Holcomb Observatory and Planetarium

Holcomb Observatory Images

Also see AS102 Intro Astronomy Images taken by students.
Assorted Messier Images.

Head The coma structure of Comet Hale-Bopp. The spiral pattern is the result of jets and the rotation of the comet nucleus. This image is taken with the 6-inch refractor riding piggyback on the 38-inch Cassegrain. The image is a combination of six, 1 second exposures taken with the SBIG ST-6 CCD camera between 8:30 and 9:00 PM EST, March 23, 1997 at Holcomb Observatory. The image has been enhanced to bring out the structure.
Cometyel Comet Hale-Bopp as seen from Holcomb Observatory and Planetarium. This image was taken through a 3-inch "spotting" telescope riding piggyback on the primary 38-inch Cassegrain. The image is a 5 second exposure taken with a SBIG ST-6 CCD camera at 5:48 AM EST on March 16, 1997. This comet was rather dusty which gave it its yelowish-white tail that was easily visible from large cities.
Inside Comet Hyakutake as seen from Holcomb Observatory and Planetarium on March 26, 1996. This is a 30 second exposure taken at 10:00 EST. The 38-inch Cassegrain telescope is in the foreground. Polaris (the North Star) can be seen to the lower right of the comet. This comet had a high gas to dust ratio that gave it its blue ion tail seen in the image. Comets are the left over debris from the formation of our solar system 4.5 billion years ago. Most of this comets reside in the Oort Cloud. The Oort cloud is nearly ten thousand times further from the Sun that the Earth is. Periodically one of the comets from the Oort cloud will venture into the inner solar system. Comet Hyakutake was such a comet.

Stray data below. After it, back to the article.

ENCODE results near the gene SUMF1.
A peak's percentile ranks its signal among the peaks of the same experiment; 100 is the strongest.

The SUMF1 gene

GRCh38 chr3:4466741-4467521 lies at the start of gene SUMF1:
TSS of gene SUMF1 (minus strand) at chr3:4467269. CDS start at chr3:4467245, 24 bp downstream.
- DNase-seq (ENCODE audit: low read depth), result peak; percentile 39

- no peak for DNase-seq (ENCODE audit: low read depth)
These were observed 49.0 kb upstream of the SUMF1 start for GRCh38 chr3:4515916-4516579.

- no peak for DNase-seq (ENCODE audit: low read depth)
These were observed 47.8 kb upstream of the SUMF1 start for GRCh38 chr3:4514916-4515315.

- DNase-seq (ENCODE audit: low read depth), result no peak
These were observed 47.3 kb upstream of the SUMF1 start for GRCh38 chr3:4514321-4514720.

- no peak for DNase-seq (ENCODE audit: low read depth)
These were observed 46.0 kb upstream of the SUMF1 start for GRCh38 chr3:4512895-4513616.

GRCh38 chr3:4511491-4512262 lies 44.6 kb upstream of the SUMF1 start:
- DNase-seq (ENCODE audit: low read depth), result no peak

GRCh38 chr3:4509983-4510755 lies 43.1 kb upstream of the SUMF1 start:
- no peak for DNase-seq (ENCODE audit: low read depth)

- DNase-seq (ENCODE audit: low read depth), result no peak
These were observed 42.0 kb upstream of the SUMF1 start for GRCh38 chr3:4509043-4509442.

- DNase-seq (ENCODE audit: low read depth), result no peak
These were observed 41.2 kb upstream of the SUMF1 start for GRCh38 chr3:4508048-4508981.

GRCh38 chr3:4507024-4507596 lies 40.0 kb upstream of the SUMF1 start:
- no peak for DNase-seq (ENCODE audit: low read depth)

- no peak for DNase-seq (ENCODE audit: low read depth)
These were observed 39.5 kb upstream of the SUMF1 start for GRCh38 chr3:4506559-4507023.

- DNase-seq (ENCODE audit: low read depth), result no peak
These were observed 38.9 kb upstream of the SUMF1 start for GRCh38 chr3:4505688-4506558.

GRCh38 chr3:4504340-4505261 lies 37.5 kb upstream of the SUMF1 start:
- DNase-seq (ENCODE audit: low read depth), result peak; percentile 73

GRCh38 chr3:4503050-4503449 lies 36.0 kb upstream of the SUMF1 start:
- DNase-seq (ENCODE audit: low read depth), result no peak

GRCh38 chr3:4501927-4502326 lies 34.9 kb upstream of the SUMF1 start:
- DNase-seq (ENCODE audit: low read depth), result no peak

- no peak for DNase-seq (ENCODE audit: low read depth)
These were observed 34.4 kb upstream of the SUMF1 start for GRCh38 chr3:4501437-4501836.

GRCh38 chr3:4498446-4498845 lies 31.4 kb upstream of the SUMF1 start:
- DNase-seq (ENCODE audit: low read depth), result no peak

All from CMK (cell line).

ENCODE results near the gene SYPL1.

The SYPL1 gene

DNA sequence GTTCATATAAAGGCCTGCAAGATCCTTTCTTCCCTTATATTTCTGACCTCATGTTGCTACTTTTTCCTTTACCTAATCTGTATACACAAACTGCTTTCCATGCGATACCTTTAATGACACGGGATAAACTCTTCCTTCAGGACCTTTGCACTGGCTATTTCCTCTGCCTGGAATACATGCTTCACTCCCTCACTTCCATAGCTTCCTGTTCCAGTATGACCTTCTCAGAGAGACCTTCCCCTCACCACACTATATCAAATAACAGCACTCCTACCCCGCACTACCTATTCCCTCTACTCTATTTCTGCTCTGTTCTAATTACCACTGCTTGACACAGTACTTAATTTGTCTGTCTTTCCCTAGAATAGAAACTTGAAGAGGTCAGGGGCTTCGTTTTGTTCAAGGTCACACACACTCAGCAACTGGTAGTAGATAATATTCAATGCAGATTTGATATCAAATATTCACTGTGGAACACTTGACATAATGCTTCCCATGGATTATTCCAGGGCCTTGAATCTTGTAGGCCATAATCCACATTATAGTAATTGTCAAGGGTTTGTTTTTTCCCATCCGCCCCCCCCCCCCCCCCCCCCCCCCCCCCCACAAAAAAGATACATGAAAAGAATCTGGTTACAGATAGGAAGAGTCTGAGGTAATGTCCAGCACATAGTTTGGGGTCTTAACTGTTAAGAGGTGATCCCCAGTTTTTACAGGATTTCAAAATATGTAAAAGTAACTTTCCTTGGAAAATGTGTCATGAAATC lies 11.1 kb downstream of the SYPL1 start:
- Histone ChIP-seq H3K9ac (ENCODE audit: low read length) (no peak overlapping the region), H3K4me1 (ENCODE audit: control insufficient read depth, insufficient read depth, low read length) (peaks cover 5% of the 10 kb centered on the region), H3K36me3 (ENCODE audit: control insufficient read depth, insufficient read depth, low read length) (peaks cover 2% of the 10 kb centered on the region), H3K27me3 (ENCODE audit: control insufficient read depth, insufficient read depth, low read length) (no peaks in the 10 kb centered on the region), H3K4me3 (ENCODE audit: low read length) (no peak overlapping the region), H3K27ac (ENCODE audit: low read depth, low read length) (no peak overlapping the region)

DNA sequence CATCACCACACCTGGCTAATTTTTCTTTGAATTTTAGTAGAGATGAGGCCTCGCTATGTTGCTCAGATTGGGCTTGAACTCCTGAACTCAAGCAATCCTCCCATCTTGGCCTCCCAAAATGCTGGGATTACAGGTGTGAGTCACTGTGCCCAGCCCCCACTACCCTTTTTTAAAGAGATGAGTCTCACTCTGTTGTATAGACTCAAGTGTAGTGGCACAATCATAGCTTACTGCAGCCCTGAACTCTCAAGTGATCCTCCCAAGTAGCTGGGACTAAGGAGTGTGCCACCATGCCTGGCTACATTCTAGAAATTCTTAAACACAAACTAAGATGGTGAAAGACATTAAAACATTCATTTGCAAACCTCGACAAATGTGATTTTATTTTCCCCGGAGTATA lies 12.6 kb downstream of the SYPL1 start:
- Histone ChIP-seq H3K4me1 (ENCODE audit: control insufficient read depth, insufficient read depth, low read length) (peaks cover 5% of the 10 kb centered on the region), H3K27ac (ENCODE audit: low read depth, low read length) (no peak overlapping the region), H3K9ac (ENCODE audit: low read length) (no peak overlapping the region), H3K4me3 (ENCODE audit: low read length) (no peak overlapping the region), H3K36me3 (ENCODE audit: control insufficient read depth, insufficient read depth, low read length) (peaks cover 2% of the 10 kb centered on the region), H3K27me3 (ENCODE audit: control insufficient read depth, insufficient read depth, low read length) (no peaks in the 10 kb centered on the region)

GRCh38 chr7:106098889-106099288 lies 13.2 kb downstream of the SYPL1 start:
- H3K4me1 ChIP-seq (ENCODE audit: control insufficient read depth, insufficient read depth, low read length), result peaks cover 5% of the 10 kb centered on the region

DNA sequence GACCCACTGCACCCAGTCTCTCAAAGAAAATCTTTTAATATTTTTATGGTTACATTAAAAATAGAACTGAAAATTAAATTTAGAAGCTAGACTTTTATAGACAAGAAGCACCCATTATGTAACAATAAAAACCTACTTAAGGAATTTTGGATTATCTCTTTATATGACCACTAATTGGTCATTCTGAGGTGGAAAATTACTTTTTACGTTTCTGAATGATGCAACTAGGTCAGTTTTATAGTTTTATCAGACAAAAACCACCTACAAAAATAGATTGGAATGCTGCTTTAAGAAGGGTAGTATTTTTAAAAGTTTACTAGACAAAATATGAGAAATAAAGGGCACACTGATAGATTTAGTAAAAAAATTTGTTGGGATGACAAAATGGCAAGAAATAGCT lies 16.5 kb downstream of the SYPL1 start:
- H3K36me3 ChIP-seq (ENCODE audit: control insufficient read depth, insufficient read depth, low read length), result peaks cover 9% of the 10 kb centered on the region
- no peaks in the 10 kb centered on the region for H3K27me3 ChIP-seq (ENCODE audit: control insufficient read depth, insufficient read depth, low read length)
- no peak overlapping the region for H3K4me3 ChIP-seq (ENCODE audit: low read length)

Mars Large Mars as seen through the 38-inch Cassegrain telescope at Holcomb Observatory and Planetarium. The 0.05 second exposure was taken at 10:12 PM EST on March 23, 1997. The large dark marking at the center is Syrtis Major. The brighter area at the bottom of the disk is water-ice clouds lying above the giant impact basin Hellas. At the time of the exposure Mars subtended an angle of 14 arcseconds. The smallest details seen in the image are about the size of the state of Indiana.
M13 Large M13 as imaged through the 6-inch refractor. This image is a 30 second exposure using the SBIG ST-6 CCD camera. The cluster contains more than five hundred thousand stars. The faintest stars seen are 16th magnitude. M13 is 25,000 light years from the Sun. In the dense center of these clusters stars are so closely packed that they can occasionally collide with one another. There are about 150 globular clusters in our Milky Way galaxy. They are among the oldest objects in the Galaxy with ages in excess of 10 billion years.
M421 Sec The Orion nebula (M42) as seen through the 6-inch refractor. This image is a 5 second exposure using the SBIG ST-6 CCD camera. The Orion nebula is a large star forming region roughly 1500 light years from the Sun. The nebula is illuminated by four hot, bright stars at its center. These four stars are known as the trapezium and can easily be seen in a small telescope.
Ring The famous ring nebula M57 is often regarded as the prototype of a planetary nebula, and a showpiece in the northern hemisphere summer sky. The nebula is between 1000 and 3000 light years from the Sun. Recent research has confirmed that it is most probably,actually a ring (torus) of bright light-emitting material surrounding its central star. At the very center of the nebula the dying star, a white dwarf, can be seen. The nebula is the expanding outer layers of this dying star and the remaining core is the white dwarf. These nebula are called "planetary" nebula because early astronomers thought they resembled planets when viewed through a telescope.
Saturn nebula The Saturn Nebula using a SGIG ST-6 CCD on the 38-inch Cassegrain. This is also a planetary nebula. Once again the white dwarf can be seen at the center of the nebula. It is roughly 3000 light years from the Sun.